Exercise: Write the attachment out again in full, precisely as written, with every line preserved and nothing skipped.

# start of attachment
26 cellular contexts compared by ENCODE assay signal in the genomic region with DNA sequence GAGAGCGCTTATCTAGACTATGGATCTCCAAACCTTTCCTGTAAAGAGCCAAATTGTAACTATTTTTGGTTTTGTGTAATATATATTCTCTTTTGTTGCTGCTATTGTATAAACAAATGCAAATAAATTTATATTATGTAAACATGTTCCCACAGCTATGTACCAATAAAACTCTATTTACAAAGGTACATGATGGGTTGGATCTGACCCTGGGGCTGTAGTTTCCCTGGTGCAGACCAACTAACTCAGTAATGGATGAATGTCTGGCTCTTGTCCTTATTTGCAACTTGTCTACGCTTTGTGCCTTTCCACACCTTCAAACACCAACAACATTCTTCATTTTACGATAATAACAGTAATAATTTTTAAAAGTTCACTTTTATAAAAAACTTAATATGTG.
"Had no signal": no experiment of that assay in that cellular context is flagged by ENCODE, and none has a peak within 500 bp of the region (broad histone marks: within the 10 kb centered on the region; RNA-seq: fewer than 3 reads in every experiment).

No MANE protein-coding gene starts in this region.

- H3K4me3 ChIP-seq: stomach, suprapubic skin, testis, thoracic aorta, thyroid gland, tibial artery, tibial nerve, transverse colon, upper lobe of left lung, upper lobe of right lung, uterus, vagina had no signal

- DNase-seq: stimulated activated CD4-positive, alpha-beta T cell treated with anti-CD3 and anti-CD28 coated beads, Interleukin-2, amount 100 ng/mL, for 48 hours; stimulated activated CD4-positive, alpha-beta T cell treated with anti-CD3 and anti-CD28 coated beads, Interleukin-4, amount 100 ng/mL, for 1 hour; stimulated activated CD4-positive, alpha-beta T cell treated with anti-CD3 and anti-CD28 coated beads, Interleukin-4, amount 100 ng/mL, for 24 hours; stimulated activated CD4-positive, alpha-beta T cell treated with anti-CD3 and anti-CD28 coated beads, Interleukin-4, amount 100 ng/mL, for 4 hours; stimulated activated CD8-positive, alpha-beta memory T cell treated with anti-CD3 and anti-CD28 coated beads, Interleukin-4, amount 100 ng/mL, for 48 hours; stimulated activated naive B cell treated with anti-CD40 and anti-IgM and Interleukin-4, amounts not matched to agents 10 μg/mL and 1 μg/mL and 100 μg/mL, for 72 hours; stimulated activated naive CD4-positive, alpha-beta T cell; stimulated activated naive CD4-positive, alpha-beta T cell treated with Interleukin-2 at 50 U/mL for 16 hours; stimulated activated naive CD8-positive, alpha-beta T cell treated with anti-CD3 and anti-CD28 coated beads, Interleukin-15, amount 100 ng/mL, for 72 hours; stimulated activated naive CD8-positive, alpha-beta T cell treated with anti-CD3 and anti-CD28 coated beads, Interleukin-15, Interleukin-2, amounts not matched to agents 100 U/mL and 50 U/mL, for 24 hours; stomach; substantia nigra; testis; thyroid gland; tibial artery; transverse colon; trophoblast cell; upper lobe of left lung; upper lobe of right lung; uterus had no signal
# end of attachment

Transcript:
26 cellular contexts compared by ENCODE assay signal in the genomic region with DNA sequence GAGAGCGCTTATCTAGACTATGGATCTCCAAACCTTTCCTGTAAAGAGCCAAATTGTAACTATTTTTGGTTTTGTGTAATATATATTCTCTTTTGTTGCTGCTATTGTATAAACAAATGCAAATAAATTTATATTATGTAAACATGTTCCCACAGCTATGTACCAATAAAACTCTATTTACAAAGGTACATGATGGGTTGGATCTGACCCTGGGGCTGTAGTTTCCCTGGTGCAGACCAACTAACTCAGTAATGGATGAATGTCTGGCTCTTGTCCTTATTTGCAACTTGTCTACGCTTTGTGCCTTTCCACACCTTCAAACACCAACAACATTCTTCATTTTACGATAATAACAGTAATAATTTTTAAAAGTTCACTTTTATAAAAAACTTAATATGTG.
"Had no signal": no experiment of that assay in that cellular context is flagged by ENCODE, and none has a peak within 500 bp of the region (broad histone marks: within the 10 kb centered on the region; RNA-seq: fewer than 3 reads in every experiment).

No MANE protein-coding gene starts in this region.

- H3K4me3 ChIP-seq: stomach, suprapubic skin, testis, thoracic aorta, thyroid gland, tibial artery, tibial nerve, transverse colon, upper lobe of left lung, upper lobe of right lung, uterus, vagina had no signal

- DNase-seq: stimulated activated CD4-positive, alpha-beta T cell treated with anti-CD3 and anti-CD28 coated beads, Interleukin-2, amount 100 ng/mL, for 48 hours; stimulated activated CD4-positive, alpha-beta T cell treated with anti-CD3 and anti-CD28 coated beads, Interleukin-4, amount 100 ng/mL, for 1 hour; stimulated activated CD4-positive, alpha-beta T cell treated with anti-CD3 and anti-CD28 coated beads, Interleukin-4, amount 100 ng/mL, for 24 hours; stimulated activated CD4-positive, alpha-beta T cell treated with anti-CD3 and anti-CD28 coated beads, Interleukin-4, amount 100 ng/mL, for 4 hours; stimulated activated CD8-positive, alpha-beta memory T cell treated with anti-CD3 and anti-CD28 coated beads, Interleukin-4, amount 100 ng/mL, for 48 hours; stimulated activated naive B cell treated with anti-CD40 and anti-IgM and Interleukin-4, amounts not matched to agents 10 μg/mL and 1 μg/mL and 100 μg/mL, for 72 hours; stimulated activated naive CD4-positive, alpha-beta T cell; stimulated activated naive CD4-positive, alpha-beta T cell treated with Interleukin-2 at 50 U/mL for 16 hours; stimulated activated naive CD8-positive, alpha-beta T cell treated with anti-CD3 and anti-CD28 coated beads, Interleukin-15, amount 100 ng/mL, for 72 hours; stimulated activated naive CD8-positive, alpha-beta T cell treated with anti-CD3 and anti-CD28 coated beads, Interleukin-15, Interleukin-2, amounts not matched to agents 100 U/mL and 50 U/mL, for 24 hours; stomach; substantia nigra; testis; thyroid gland; tibial artery; transverse colon; trophoblast cell; upper lobe of left lung; upper lobe of right lung; uterus had no signal